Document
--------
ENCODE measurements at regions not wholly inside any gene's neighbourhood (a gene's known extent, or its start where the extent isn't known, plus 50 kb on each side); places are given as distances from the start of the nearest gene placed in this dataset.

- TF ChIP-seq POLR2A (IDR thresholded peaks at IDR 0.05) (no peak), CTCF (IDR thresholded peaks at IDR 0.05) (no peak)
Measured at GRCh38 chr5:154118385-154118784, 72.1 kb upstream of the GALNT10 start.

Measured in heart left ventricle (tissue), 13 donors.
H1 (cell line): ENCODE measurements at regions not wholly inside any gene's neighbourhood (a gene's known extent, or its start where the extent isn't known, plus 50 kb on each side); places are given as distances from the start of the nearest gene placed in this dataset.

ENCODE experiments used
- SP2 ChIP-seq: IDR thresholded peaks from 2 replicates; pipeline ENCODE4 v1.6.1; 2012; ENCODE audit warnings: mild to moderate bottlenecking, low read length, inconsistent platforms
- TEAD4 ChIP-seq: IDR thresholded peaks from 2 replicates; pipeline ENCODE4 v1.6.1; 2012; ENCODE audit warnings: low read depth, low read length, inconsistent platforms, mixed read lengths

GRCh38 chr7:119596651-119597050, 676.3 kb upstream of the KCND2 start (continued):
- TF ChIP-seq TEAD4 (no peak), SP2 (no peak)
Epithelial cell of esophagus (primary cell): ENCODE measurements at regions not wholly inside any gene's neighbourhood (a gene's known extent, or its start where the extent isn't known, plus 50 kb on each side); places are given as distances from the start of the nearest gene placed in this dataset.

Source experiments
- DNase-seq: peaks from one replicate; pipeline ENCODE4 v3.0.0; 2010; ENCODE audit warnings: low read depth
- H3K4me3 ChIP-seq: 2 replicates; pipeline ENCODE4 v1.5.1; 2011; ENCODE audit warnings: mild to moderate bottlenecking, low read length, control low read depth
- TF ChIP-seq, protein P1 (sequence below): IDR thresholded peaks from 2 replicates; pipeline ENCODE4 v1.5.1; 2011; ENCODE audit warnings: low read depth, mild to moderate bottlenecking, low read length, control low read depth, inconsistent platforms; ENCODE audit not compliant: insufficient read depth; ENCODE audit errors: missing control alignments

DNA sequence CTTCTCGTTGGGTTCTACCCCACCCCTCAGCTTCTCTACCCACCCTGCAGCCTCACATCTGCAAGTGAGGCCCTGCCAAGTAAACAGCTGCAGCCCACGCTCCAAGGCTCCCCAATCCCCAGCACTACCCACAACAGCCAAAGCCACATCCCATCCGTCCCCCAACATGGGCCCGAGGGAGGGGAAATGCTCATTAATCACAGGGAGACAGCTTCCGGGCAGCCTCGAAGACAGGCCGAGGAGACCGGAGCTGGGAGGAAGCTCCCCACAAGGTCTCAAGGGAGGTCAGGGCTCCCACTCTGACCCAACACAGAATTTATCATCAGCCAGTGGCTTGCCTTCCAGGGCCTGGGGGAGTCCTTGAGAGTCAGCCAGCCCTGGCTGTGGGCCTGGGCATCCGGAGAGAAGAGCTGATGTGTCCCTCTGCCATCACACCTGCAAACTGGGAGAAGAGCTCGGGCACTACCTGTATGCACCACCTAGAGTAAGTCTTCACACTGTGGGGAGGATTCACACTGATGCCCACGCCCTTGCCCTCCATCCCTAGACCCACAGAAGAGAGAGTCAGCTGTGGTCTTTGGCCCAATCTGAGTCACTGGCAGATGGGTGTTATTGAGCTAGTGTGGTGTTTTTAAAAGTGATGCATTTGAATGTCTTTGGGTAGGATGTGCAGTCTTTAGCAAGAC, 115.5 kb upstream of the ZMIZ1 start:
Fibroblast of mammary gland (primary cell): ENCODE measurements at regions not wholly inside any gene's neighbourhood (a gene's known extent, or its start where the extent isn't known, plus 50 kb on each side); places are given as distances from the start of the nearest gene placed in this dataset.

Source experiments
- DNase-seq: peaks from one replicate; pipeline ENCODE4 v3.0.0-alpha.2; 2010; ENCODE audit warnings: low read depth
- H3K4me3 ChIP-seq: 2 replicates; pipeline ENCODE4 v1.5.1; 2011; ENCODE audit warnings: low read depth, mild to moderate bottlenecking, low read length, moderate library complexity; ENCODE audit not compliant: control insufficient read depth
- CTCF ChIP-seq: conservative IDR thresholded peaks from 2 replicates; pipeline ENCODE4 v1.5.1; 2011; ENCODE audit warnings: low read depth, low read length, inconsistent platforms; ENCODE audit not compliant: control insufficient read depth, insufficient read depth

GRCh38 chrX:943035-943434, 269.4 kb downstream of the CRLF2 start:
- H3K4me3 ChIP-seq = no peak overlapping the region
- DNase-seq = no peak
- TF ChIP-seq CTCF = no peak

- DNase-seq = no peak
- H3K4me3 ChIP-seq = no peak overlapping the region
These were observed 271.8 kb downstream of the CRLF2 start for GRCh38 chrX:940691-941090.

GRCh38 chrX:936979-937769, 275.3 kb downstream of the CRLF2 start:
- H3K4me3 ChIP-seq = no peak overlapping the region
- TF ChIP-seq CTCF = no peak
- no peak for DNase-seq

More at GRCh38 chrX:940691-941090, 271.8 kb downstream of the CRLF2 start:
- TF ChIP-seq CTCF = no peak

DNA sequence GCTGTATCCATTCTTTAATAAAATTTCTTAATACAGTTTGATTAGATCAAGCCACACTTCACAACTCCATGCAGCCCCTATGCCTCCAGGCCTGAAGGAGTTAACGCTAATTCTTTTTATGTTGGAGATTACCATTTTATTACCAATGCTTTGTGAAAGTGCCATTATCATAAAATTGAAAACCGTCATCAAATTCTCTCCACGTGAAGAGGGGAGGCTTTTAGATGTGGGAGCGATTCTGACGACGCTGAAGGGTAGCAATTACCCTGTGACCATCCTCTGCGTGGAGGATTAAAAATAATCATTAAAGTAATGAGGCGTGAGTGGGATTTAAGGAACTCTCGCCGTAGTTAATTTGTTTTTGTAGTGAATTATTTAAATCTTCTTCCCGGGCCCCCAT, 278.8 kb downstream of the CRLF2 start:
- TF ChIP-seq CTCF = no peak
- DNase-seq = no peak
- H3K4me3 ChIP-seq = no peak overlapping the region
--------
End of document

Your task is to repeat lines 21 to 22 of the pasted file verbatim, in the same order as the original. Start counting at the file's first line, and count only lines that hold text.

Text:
- CTCF ChIP-seq: conservative IDR thresholded peaks from 2 replicates; pipeline ENCODE4 v1.5.1; 2011; ENCODE audit warnings: low read depth, low read length, inconsistent platforms; ENCODE audit not compliant: control insufficient read depth, insufficient read depth

GRCh38 chrX:943035-943434, 269.4 kb downstream of the CRLF2 start: